The last thing you should think about while eating is that your dinner could kill you. Yet there are some foods out there with the potential to kill that people still knowingly seek out. Some crave the taste, others the thrill. Many of these foods are even considered delicacies in certain regions of the world.
Probably one of the first foods that comes to mind is the Japanese delicacy known as Fugu or puffer fish because of the way it inflates or puffs up when threatened. There is a poison called tetrodoxin that permeates the liver, skin, and ovaries of this fish and if not prepared properly can send someone into paralysis—and since there is no known cure, it can eventually leads to death by asphyxiation.
Another exotic dish from Japan and Korea is called Sannakji or “Live Octopus.” Actually it is a simple dish to prepare and is made of baby octopus legs. It is considered a delicacy because the tendons are still wiggling even after they are cut off. So be warned: when eating, if not chewed completely, an active suction cup could inadvertently stick to your throat and cause choking. This is a particular danger when drunk.
In Jamaica, a traditional dish is ackee and saltfish. Ackee is fruit rich in vitamins and protein and has a cheese-like taste, but if eaten before it’s ripe—meaning before it naturally opens on the tree— it can cause one to become ill and possibly lead to death. This is due to the toxins called Hypoglycin A and Hypoglycin B which can drastically lower a person’s blood sugar (hence similar to hypoglycemia, but much worse) and cause severe vomiting. Yet ackee is a staple food in many countries and is in fact the national fruit of Jamaica.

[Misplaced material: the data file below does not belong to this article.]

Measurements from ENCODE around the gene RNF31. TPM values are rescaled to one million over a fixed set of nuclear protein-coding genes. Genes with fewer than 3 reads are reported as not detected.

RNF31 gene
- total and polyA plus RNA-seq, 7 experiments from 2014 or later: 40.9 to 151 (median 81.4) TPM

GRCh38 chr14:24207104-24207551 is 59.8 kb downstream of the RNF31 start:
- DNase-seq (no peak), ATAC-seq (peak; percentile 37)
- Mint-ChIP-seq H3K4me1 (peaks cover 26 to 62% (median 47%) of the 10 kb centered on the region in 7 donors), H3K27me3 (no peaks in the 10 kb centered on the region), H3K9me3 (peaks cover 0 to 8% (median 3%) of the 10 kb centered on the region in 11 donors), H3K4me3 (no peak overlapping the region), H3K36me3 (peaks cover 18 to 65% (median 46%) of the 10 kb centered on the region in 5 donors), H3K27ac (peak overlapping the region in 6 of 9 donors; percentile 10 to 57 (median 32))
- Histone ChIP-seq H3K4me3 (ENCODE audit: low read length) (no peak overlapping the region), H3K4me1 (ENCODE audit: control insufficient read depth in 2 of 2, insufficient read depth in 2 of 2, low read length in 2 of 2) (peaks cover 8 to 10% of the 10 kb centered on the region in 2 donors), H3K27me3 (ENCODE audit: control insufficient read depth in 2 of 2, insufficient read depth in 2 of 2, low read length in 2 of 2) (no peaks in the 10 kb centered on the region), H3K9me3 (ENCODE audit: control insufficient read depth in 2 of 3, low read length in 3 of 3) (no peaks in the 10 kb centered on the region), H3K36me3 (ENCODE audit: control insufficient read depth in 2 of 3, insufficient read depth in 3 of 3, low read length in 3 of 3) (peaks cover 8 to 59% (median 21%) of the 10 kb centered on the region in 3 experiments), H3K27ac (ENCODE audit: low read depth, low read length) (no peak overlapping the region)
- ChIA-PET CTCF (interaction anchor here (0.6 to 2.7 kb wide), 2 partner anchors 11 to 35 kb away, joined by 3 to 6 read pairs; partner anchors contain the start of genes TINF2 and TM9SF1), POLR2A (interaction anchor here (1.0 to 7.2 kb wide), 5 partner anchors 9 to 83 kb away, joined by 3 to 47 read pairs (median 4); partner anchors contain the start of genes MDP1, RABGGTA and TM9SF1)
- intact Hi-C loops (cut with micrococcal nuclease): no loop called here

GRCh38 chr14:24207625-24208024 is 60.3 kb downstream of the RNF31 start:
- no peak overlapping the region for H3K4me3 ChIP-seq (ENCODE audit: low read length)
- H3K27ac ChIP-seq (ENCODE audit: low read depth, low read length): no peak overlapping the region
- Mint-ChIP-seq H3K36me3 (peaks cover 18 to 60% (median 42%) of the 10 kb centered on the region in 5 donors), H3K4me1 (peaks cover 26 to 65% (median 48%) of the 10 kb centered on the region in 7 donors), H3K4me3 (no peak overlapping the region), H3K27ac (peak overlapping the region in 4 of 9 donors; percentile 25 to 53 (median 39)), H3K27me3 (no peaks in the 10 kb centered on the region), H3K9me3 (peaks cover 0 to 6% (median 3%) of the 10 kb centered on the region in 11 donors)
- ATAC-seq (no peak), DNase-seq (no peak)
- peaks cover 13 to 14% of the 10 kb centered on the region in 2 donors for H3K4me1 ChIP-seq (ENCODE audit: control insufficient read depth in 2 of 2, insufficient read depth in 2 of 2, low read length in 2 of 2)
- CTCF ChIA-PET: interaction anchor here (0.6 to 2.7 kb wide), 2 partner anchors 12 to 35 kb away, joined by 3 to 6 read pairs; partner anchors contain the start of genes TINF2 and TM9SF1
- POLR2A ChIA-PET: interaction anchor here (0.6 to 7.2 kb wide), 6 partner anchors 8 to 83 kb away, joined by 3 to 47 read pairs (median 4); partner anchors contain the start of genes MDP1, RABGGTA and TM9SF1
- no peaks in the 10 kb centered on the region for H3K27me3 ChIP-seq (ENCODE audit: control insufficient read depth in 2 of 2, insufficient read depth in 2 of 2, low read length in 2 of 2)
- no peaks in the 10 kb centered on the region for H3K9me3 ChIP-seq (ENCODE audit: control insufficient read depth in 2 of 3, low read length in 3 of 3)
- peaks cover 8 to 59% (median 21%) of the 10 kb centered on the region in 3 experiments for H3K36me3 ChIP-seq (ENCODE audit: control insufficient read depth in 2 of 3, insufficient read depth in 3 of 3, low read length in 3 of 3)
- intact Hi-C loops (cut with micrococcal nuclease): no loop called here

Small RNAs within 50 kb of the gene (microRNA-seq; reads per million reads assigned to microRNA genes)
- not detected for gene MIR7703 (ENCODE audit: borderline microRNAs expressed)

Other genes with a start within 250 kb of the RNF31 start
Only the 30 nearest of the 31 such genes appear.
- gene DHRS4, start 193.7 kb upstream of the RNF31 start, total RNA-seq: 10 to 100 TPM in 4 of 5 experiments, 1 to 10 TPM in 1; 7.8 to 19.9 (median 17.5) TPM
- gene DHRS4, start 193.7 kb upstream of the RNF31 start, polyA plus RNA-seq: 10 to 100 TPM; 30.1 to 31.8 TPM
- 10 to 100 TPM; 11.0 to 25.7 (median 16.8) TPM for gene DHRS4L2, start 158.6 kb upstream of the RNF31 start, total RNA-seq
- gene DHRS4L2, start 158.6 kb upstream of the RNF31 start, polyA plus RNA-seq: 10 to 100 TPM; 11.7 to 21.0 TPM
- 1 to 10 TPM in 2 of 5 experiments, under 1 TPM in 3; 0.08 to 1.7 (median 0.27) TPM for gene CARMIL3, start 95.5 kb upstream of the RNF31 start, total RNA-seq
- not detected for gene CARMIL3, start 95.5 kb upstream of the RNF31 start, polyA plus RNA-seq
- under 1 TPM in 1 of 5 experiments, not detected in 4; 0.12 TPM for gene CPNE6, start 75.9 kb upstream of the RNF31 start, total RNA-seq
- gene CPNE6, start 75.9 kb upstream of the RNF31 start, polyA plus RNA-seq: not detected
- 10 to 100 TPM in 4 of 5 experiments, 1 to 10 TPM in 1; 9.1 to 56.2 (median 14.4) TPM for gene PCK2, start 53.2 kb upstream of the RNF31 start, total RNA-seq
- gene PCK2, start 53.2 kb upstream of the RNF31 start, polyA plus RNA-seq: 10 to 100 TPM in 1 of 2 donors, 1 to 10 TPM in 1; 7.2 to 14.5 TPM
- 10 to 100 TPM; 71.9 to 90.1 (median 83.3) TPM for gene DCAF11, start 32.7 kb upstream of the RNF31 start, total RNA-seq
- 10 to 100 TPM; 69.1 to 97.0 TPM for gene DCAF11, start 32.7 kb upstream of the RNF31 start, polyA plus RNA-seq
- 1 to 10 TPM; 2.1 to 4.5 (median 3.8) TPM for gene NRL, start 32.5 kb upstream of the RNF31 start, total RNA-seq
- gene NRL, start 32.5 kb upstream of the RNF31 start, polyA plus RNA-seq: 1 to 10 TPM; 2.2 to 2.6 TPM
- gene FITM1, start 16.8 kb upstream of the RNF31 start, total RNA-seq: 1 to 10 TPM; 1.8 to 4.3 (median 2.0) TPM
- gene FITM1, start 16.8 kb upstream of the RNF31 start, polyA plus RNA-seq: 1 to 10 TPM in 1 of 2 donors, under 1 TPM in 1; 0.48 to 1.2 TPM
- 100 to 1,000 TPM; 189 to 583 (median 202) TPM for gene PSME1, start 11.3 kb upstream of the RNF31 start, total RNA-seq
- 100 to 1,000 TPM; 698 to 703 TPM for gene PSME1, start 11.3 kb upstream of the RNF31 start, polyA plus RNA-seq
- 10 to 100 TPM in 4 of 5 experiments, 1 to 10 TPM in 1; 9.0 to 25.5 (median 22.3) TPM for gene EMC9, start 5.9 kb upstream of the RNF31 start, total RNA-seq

4. Casu Marzu
Found almost exclusively in Sardinia, Italy this cheese is actually fermented to a point that many consider decomposed. This is because a certain fly’s larvae are introduced to the cheese to helps the fermentation. Sardinians consider the cheese to be rotten if the maggots have died and insist that the only way to eat this cheese is when the maggots are alive. The danger here resides in that in extreme cases if the maggots are swallowed there is chance the maggots can tear a hole in your intestines or stomach. Hence sometimes when it is prepared, a piece will be broken off and put into an air-tight bag. The maggots will then suffocate, but not before they leap out of the cheese.
The root and leaves of the cassava plant contain much cyanide and if improperly prepared can cause cyanide poisoning, hence it must be boiled or otherwise cooked before eating. However, in many places of the world such as Africa, Asia, Latin America, and the Caribbean where it is native, cassava is one of the major sources of starch after rice and corn.